HighEndOne's picture


Because I would think that some form of “control” or “standard” might be helpful in forming a good and valid review, and those constraints seems to be missing here. But then again, we are mostly talking about a subjective critique, not a scientific evaluation.

The reviewer is moving (or has moved) so he has no access to his reference music material. OK, yes you can stream files. Do you really know what is coming down that ethernet line at that moment? To my mind, it is a variable.

This may also mean he is in a new, or newer, listening room. I, for one, do believe that the room is a particularly important component to the results one hears.

Likewise, some of his associated reference equipment may also be unavailable. I will gladly stand corrected on this point if needed.

Perhaps unknown to the reviewer at the time, the unit being evaluated is a pre-production unit. I could say it is a possible "ringer" if were not for the JA (John Atkinson) measurement failure listed below.
The unit in question measures poorly in the frequency response area (Per JA -Redbook). Did the listening tests miss this? And what about the frequency response of the reviewer’s ears? Can we measure those as well?

After JA measures the sample, the manufacturer now admits that this pre-production unit was released with down-rev software and that the settings for some functions are less than clear. But of course, CH says they can send you the updated code that YOU can install. (BTW, since my technical time is worth $500 per hour, is CH going to reimburse me?) And I guess I can download, and then print, the new, revised operator’s guide too.

Now let me say that CH gear is likely built to an extremely high “Swiss” standard overall, and that the intent at CH is to surpass the competition. Of this I have no doubt (my father was a watchmaker, so I know a little about the Swiss approach). And I also must admit that I have never seen, nor heard, CH gear in action. I can only say that my exposure to decent gear (my older Levinson stack: 38S – 37 – 360S) gives me a taste of what can and should be possible at the even-higher price echelons that CH inhabits.

Nonetheless, CD audio nirvana is just $40K away, right? Maybe for some. Not for my money, thank you. Why? How will I know that MY $40K unit is meeting specifications or not? Do I need to ship it to JA to confirm that MY unit is working correctly?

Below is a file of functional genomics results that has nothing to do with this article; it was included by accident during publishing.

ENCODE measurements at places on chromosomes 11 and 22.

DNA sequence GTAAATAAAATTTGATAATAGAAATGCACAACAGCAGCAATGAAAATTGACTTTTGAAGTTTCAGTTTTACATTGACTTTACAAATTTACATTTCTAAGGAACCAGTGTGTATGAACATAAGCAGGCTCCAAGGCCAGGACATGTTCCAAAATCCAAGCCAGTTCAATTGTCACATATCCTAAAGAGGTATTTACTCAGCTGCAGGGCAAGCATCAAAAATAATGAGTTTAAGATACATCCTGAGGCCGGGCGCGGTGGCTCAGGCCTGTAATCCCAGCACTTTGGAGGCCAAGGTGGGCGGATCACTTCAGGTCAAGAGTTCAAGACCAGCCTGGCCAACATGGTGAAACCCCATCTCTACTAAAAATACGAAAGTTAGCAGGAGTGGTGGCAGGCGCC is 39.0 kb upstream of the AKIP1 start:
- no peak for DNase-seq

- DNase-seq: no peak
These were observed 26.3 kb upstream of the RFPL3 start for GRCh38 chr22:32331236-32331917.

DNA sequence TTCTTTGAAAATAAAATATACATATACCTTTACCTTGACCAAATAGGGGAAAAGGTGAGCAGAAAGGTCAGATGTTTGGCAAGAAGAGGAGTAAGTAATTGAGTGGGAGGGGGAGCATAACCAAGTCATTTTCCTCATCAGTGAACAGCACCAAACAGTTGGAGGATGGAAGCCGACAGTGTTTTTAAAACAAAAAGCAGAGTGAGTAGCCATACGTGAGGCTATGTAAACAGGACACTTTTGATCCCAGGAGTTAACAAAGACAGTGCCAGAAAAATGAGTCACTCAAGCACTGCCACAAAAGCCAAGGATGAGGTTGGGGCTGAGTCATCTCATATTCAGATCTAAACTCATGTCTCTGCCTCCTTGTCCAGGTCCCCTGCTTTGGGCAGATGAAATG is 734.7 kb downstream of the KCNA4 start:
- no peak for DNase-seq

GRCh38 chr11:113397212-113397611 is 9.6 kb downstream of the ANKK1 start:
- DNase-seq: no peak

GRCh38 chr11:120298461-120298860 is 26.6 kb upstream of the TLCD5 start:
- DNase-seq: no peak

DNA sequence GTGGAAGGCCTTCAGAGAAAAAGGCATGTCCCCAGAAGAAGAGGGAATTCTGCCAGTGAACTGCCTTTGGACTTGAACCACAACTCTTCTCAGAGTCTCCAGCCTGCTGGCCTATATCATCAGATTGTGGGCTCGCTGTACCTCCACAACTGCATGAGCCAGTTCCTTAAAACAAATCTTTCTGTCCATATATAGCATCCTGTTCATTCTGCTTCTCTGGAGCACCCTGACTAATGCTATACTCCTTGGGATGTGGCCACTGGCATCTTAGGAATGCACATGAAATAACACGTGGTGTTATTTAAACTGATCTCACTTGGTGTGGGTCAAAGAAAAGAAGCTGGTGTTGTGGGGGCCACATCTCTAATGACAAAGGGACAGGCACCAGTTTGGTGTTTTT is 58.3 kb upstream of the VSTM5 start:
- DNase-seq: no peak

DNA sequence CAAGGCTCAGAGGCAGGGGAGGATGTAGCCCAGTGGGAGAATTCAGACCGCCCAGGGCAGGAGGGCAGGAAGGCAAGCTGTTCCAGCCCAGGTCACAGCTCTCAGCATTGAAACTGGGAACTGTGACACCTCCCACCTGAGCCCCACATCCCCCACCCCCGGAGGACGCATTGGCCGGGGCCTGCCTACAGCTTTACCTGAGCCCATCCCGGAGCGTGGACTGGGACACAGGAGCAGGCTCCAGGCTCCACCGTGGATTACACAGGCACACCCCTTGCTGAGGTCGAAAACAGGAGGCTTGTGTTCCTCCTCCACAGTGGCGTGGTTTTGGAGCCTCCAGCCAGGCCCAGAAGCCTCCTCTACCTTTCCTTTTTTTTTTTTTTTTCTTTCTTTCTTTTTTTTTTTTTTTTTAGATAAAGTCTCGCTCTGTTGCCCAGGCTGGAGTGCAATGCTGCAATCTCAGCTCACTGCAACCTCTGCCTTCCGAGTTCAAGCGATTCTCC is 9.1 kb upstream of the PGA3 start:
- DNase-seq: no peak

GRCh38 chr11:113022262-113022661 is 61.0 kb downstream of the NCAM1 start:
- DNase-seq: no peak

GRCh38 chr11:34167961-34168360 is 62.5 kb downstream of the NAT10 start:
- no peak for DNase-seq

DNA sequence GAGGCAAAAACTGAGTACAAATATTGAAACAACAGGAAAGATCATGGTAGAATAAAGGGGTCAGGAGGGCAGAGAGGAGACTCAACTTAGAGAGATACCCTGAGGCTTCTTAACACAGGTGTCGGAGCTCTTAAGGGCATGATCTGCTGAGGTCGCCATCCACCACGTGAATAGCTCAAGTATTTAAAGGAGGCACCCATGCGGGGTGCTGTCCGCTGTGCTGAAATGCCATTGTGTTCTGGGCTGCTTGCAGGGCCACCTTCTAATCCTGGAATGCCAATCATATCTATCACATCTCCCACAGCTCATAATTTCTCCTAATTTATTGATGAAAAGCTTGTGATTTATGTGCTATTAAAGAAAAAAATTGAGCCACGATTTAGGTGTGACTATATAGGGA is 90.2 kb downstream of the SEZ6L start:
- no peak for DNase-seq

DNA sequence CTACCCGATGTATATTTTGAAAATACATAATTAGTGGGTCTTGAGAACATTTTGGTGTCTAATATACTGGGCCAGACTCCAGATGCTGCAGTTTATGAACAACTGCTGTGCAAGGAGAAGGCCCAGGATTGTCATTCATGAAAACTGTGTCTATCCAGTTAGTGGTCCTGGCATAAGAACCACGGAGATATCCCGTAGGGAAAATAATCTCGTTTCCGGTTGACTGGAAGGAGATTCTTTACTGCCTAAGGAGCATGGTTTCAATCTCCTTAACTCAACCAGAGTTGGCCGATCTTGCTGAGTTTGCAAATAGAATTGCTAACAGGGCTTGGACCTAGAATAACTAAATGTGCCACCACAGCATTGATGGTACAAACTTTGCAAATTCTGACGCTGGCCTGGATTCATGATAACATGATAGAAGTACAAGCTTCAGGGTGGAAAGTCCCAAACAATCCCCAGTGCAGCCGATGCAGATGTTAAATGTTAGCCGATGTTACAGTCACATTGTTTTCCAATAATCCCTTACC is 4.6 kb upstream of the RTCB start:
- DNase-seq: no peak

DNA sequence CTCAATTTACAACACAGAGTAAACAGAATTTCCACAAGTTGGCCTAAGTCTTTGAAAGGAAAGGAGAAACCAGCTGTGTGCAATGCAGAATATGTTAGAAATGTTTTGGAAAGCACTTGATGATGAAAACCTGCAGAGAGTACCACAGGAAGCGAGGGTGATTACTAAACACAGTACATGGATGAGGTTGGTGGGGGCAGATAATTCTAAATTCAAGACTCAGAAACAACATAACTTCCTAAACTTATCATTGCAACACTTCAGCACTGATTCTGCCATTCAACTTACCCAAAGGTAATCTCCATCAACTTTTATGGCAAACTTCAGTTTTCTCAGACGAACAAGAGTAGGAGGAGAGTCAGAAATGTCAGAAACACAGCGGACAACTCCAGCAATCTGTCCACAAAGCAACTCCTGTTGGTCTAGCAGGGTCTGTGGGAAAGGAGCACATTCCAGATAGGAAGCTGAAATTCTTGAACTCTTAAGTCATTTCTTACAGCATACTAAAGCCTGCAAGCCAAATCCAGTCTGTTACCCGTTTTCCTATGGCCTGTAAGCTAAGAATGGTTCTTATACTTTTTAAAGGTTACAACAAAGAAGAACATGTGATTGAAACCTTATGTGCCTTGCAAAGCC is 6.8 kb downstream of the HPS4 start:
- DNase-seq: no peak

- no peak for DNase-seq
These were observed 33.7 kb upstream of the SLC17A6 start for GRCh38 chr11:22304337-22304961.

Over the many years I have read this magazine, there have been instances of expensive gear getting rave reviews, only to be found to have, shall we say, less-than-stellar measurements. Then we will see the associated manufacturer’s comment that the unit was either defective, mishandled in shipping or “fill-in-the-blank”. Is this is supposed to make it all better? And please do not recite the banner statement that all that really counts is the sound of the item under review. If MY new Corvette, for example, looks great but (unbeknownst to me) will not break 120 MPH, what is the point? I paid $75K or $100K for what?

And on a loosely related topic, how can Michael Fremer stand behind years of review work, when by his own admission, until recently, the AC power quality to his reference rig was, to be charitable, quite questionable, and a long-term problem? It is great that he documented all the effort taken to rectify (no pun intended) his AC issues; it just makes me very uneasy when five and six figure gear is placed on a pedestal that might be made of sand (bad power).

In closing, despite my ranting and raving here, please keep up the excellent work you folks do. You should know that the first thing I look for in your reviews is the JA measurements section. Once I am past that, then I will read the “opinion” portion of the article.

And this also keeps me from “absolutely” investing in that other magazine. There are no independent measurements to back up anything said there.

All the best… HighEndOne

David Harper's picture

So then I take it this thing is better than my OPPO 203?

shawnwes's picture

It's one thing to have a news blurb about a soon to be released product but to do a review on a non-production sample goes against the standards your readers expect from Stereophile. Readers have no idea how this unit might be different from an actual production unit. The fact they had "incorrect software" loaded in a $40k unit under review is a very bush league answer even if it is true.

Andrei's picture

"Reclocking salves all digital wounds, or so this thinking goes." I am in in this camp. The errors in clocking would have to be huge for the re-clocking to to work, I doubt there is a transport that would be that bad.

But it is worse than that. These days the transport can be PCM or DSD files held on a SS hard drive. It is not difficult to get an unpolluted USB or a I2S or other method to get to a DAC that will equal this unit. So in effect this vast sum is being paid for a transport that is not needed. I guess you would have to be invested in (SA)CDs, like the idea of the physical media, and be well heeled. Maybe there is some cachet in just owning such a piece.

Johnnyjajohnny's picture

Sorry to be a party pooper here, but a channel separation of only 63 dB?
I was just looking at Stereophile's measurements of Arcam's FMJ CD33, which is not exactly new or cutting-edge or whatever you would call it (nor so expensive), and the channel separation for most of the audioband for that unit was more than 120 dB.